Time of Crisis takes place during a tumultuous period in the history of the Roman Empire, from 235 – 284 AD. Barbarian hordes were encroaching from Europe, Africa and the Middle East, and there were constant changes in power in Rome and the provinces. This period lasted for 50 years until the succession of Diocletian, in 284AD, which ushered in a new era of stability.
In the game, players represent important Roman families, seeking to secure their place in the history books through fighting back the barbarian hordes, beneficent rule of the provinces and ultimately becoming Emperor, if only for a year or two. Points are called legacy, and when a player achieves 60 legacy whilst being Emperor, the game will end. There’s also an event deck, and near the bottom of that stack is the Diocletian card. If that card is drawn, the game ends immediately. In either case, points are added according to who held power in Rome the longest, and the winner is declared.
On a players turn, actions are achieved through playing cards of three suits; Military (red), Senate (blue) and Populace (yellow), and then more cards are purchased, allowing players to do more and better things in later turns. Battle, and political control, are decided by dice-rolling, with the marvellous concept of ‘exploding sixes’ – sixes are an automatic hit and are also rerolled, allowing you to squeak a win in votes or battle on the slimmest of odds, if luck is on your side.
You can gain legacy by success in battle, and by becoming governor of the various provinces of the empire – but taking control of Italia and declaring yourself Emperor is the way to score big each turn. However, it also singles you out for the attentions of the other players, and this back and forth makes for a deep and interesting game. If you can’t handle the heat of Rome, you can always attempt to create a ‘Pretender’ empire elsewhere – this has the added benefit of sapping power and points from the legitimate Emperor, but it’s difficult to achieve.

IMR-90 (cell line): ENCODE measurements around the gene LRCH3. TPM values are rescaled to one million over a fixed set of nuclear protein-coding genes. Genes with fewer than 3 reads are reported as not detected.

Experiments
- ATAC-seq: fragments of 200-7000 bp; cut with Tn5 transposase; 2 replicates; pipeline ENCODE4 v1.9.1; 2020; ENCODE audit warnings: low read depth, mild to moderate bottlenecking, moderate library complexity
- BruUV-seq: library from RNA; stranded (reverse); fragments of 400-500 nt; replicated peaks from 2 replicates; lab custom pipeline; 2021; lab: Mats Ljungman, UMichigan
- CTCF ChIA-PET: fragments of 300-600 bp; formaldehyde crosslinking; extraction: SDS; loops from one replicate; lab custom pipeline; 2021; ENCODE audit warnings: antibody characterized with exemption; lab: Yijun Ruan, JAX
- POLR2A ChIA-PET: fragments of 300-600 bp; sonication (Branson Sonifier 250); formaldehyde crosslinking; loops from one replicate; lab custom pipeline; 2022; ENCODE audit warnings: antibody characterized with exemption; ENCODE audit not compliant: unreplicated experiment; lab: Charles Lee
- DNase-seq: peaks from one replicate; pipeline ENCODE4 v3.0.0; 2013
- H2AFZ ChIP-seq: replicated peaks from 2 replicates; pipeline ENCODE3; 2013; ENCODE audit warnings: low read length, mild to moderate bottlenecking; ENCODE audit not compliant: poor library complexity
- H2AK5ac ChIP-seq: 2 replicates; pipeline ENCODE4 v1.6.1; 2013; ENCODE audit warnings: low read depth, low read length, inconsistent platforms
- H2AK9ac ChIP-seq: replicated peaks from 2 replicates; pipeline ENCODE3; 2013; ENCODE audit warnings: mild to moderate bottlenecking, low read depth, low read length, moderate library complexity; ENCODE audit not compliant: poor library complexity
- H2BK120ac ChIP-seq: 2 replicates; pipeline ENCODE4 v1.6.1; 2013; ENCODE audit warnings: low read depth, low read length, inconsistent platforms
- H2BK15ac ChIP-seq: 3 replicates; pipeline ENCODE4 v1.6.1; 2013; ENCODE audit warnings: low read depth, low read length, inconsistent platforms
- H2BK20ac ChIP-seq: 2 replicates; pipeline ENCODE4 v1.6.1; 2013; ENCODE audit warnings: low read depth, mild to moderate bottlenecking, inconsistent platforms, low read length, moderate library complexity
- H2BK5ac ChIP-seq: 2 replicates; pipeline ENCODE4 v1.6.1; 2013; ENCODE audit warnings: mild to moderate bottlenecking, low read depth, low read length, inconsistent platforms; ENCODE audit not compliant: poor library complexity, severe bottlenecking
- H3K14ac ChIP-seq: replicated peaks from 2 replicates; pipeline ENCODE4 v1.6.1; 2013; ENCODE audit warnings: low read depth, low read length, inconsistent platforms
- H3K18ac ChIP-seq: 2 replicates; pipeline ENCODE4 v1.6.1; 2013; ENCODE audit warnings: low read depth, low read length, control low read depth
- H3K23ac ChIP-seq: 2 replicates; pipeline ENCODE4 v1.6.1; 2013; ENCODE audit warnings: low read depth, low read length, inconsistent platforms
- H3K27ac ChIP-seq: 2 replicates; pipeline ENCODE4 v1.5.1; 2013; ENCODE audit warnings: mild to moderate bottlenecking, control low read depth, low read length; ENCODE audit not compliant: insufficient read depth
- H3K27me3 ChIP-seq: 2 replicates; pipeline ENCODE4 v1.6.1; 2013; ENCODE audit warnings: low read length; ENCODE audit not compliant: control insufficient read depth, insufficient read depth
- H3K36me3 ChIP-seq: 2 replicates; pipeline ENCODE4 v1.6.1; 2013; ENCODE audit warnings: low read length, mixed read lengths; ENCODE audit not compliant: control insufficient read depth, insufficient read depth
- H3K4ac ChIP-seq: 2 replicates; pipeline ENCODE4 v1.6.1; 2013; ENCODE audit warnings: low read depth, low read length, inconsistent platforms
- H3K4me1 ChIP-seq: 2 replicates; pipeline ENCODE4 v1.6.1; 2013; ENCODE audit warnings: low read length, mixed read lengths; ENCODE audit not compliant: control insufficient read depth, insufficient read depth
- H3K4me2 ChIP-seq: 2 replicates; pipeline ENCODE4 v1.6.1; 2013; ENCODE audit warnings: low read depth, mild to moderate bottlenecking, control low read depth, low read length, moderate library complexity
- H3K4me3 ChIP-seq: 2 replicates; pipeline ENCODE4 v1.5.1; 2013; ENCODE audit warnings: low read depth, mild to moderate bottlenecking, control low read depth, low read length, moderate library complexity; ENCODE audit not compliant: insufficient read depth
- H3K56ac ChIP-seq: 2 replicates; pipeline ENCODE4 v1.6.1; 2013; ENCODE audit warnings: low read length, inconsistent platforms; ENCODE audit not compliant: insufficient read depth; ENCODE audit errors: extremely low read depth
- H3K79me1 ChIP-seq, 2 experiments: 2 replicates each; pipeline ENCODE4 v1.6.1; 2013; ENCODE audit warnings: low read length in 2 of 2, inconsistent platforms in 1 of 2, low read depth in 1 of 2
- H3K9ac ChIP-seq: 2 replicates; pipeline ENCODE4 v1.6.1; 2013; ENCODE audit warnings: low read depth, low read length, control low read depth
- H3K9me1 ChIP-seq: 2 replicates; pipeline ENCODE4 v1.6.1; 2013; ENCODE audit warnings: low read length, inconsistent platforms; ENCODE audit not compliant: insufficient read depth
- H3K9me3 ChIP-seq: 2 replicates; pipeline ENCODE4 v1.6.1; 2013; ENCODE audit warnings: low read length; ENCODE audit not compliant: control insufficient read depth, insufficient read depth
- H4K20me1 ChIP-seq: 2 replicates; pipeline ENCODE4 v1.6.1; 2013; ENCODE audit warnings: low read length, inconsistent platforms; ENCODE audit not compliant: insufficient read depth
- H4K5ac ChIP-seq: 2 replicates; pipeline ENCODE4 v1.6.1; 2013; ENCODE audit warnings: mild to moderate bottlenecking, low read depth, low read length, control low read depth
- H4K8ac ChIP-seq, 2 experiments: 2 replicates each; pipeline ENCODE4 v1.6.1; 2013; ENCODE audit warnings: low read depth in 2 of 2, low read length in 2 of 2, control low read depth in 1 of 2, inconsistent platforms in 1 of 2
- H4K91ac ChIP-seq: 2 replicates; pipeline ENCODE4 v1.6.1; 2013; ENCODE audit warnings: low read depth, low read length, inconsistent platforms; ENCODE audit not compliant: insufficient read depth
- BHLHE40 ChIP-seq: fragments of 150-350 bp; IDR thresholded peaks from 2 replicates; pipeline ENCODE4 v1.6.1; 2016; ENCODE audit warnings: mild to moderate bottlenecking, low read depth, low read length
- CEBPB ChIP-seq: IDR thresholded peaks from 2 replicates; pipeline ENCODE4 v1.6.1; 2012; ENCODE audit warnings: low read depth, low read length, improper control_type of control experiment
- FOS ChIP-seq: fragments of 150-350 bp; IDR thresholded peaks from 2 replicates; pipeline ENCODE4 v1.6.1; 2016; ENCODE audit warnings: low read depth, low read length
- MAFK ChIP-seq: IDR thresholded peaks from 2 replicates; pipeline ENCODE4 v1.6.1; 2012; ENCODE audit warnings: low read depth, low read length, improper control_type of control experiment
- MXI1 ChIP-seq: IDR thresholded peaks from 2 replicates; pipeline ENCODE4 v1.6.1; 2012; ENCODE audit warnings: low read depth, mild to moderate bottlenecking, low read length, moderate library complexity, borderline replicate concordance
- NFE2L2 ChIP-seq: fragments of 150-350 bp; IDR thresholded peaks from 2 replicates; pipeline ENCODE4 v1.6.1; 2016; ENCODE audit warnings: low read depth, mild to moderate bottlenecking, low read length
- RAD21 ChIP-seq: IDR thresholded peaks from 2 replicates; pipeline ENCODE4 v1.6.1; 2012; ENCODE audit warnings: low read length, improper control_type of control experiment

Time of Crisis is published by GMT, a company known for their serious, and often very heavy war and conflict games. Although this rates as a 2 out of 9 on their complexity scale, it is, compared to a lot of modern board games, undeniably complex, with the 20 page rule book needing several close readings to catch all the subtleties. On the other hand, the mechanisms used in the game are those more closely associated with economic and resource management games as opposed to war games, so once you’ve fully ingested the rules there’s a rich, thematic and very fun game for those who are interested taking a spin as Emperor of Rome.
This is an excellently designed game, with clever mechanics that make more thematic sense than lots of simpler games I enjoy. I also respect the fact it’s inspired by actual events, rather fictional empire-clashes based in far-flung galaxies. It’s not a go-to game for me for the simple reason that it’s long and involved, and not something to undertake lightly. My first play was a brutal four hours of head-scratching, with no real idea of what strategies to pursue. But like any game of real weight the first play is kind of exploratory, and the second time I played it I found myself enjoying it a lot more; able to plan ahead to a degree and starting to see the wheels turning. For those who want to sit down something really chewy and highly interactive, Time of Crisis comes with some big ticks.
I’ve played it a number of times now, and I adore ToC. The apparent complexity falls away after the first learning game, and the tussle between players really becomes the experience. GMT make excellent historical games, and this marries the theme with the mechanics exceptionally well. There’s a logic to how everything fits together, and I love playing games with a rich historical theme – it makes me feel smart!
The drawback is the length, I suppose – but then if you can find the time, the feeling of having played a long and satisfying game, with huge swings of fortune and hard-fought political shenanigans, is very appealing to me. It’s the kind of game that needs 3 or 4 dedicated players to commit to a few regular games to really get the most out of; but if you can achieve that, it’s a singularly excellent experience.
There's angry barbarians, direct conflict with the other players and political ousting - and dice can be cruel.
Turns can be fairly long, but while others are playing you'll be interested in what they're doing, and thinking about how the changing situation will affect what you do on your turn.
A lot of rules. Not unintuitive, but lots to get your head round. Expect a first game to be about getting to grips with the rules - after that, you'll be flying.
Players actions may be limited and similar for the first turn or two, but after that the game opens out in to a real sandbox experience, with different strategies to pursue, and it can feel quite different each time. So there's plenty of longevity, if you can set aside a regular 2-3hr play date.